An augmented version of JENGA® utilizing a kitchen scale and game software
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KiCAD, BOM, and Gerber Files
x-zip-compressed - 154.87 kB - 02/04/2020 at 01:10
Adobe Portable Document Format - 65.93 kB - 02/04/2020 at 01:06
Adobe Portable Document Format - 222.06 kB - 01/13/2020 at 23:59
Rules of the game.
Adobe Portable Document Format - 64.20 kB - 01/11/2020 at 23:27
The OpenScale turned out to be exactly the off-the-shelf product we needed to quickly make a connected Jenga game. It's had some downsides to it, though, that we've been wanting to bypass for a little while now.
With these problems in mind, I started to make a new development board that would replace the OpenScale. I wanted to run the game code either A) on a Bluetooth connected phone nearby the tower or B) the development board itself. I had little to no familiarity with implementing Bluetooth on micro-controllers and wanted an integrated option to cut down on future BOM size. So, I decided to try out the CC2650 Launchpad and make a booster-pack for it. The booster pack would have some user feedback (piezo-buzzer and LED bar), step-up voltage regulator to run everything off of 3.3V batteries, and a configurable strain gauge amplifier to interface with the scale.
I was mostly familiar with the MSP430 launchpads and thought this would be a good first step. The CC2650 had integrated Bluetooth functionality, is an ARM processor, and utilizes TI-RTOS for real-time applications. Seemed like the perfect fit to cut down on lag.
I made a schematic, laid out a board and assembled. I decided to call it the blueblox (pay no attention to the silkscreen...this is not the constantly evolving project name you're looking for).
Before I tried out the first board (I haven't even powered it up and checked the step-up regulator), I wanted to get familiar with the CC2650 and it's Bluetooth and RTOS features. This is where I stalled out. And, with it, the first custom hardware for Speed Jenga. The TI-RTOS documentation indicated to me that this was a larger departure than expected from the basic embedded C-code I was already familiar with via the MSP430 launchpads. I just got stuck in the mud.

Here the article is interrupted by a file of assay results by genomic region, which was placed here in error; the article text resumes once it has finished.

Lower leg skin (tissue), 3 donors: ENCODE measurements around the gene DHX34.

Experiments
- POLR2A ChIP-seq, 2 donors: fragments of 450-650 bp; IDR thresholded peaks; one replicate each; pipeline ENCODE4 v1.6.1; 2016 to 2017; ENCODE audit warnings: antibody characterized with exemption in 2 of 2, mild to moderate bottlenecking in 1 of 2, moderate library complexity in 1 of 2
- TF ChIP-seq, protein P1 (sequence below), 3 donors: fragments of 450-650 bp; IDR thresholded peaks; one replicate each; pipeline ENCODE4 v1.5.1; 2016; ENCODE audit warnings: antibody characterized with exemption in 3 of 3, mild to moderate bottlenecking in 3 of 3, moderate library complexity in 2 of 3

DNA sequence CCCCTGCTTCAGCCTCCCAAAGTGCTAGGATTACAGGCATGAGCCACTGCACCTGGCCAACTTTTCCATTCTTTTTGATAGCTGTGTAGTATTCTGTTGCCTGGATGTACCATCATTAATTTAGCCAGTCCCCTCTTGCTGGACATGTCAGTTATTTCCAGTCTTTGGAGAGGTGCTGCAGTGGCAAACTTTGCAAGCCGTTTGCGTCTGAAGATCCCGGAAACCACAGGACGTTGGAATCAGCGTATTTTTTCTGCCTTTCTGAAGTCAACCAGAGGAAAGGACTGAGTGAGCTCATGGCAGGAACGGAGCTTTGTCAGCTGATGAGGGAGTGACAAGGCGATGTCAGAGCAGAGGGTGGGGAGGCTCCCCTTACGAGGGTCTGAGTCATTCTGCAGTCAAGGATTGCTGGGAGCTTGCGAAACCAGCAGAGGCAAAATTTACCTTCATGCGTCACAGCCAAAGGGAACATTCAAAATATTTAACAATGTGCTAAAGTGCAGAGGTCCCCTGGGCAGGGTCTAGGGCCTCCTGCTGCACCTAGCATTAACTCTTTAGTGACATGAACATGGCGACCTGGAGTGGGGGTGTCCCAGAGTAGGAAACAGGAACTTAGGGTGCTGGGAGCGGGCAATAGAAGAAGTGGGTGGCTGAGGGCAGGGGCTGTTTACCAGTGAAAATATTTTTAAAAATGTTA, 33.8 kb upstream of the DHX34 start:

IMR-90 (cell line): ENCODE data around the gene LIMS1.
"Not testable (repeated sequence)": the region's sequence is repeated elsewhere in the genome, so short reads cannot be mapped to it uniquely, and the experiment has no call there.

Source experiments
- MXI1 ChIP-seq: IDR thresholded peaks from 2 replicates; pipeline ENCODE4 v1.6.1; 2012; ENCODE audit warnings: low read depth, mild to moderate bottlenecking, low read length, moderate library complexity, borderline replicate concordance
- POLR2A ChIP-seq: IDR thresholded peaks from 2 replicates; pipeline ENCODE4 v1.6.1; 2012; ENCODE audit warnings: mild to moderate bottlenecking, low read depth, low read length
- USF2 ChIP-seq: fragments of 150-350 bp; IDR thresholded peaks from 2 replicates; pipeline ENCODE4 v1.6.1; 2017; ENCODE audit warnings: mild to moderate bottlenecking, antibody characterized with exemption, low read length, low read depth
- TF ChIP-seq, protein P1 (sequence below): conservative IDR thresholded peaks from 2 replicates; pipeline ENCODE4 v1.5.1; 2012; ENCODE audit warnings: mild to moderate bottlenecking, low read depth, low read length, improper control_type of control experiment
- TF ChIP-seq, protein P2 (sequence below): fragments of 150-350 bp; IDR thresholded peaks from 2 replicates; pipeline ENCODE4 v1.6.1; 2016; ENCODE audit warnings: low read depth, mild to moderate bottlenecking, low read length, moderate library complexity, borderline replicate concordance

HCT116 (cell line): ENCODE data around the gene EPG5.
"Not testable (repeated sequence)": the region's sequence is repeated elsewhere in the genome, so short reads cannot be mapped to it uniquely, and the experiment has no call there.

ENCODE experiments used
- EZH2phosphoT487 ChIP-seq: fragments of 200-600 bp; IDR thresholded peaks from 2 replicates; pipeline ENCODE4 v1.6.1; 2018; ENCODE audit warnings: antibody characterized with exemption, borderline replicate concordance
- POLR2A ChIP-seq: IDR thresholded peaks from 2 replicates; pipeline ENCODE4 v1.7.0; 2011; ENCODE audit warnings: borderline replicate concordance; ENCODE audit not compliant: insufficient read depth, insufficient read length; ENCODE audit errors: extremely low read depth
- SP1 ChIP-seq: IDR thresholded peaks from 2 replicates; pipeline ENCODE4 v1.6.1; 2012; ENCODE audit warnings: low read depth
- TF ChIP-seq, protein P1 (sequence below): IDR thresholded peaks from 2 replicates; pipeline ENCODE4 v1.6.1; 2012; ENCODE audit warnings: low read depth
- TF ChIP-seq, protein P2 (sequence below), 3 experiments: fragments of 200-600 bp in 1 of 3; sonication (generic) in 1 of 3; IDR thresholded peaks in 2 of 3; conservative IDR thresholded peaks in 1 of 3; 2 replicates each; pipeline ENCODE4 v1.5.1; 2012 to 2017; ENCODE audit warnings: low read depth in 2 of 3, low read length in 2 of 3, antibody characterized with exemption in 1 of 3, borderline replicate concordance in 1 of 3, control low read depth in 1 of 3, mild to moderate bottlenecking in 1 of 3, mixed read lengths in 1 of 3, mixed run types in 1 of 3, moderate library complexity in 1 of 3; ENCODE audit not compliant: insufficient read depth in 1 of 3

This is not the end for this hardware excursion, but I might take a step back and reconsider how I proceed. I've purchased a Bluetooth serial replacement (BlueSMiRF) and will try that out with the OpenScale first (along with a simple LDO and 9V battery). With the USB cable eliminated, we'll see if setup is any easier. Then, maybe, I'll come back around to the blueblox. For the time being, please check out the hardware documents and the picture below. Hope to get back to it soon!
Future software updates will be posted in upcoming log entries, but here is a quick summary of how the code base has evolved into what it is now.
The pyserial library made Python an easy choice for reading serial data from a kitchen scale. The core of the gameplay is based on reading the 'state' of the tower at any given moment. There are four different states depending on how many blocks are on the tower: on, off, pause, two off (disqualification), and collapse (see snippet from scale.py).
#set scale status variables self.on_max = self.tower_wt + (self.avg_block_wt * self.block_variance) self.on_min = self.tower_wt - (self.avg_block_wt * self.block_variance) self.off_max = self.tower_wt - self.min_block_wt self.off_min = self.tower_wt - self.max_block_wt self.pause = self.tower_wt + self.min_block_wt self.two_off = self.tower_wt - self.min_block_wt * 2 self.collapse = self.tower_wt - self.min_block_wt * 6
Determining the tower state was challenging since each block varies in weight and the weight of the tower fluctuates as players touch and pull out blocks.
See block weight distribution below in kg: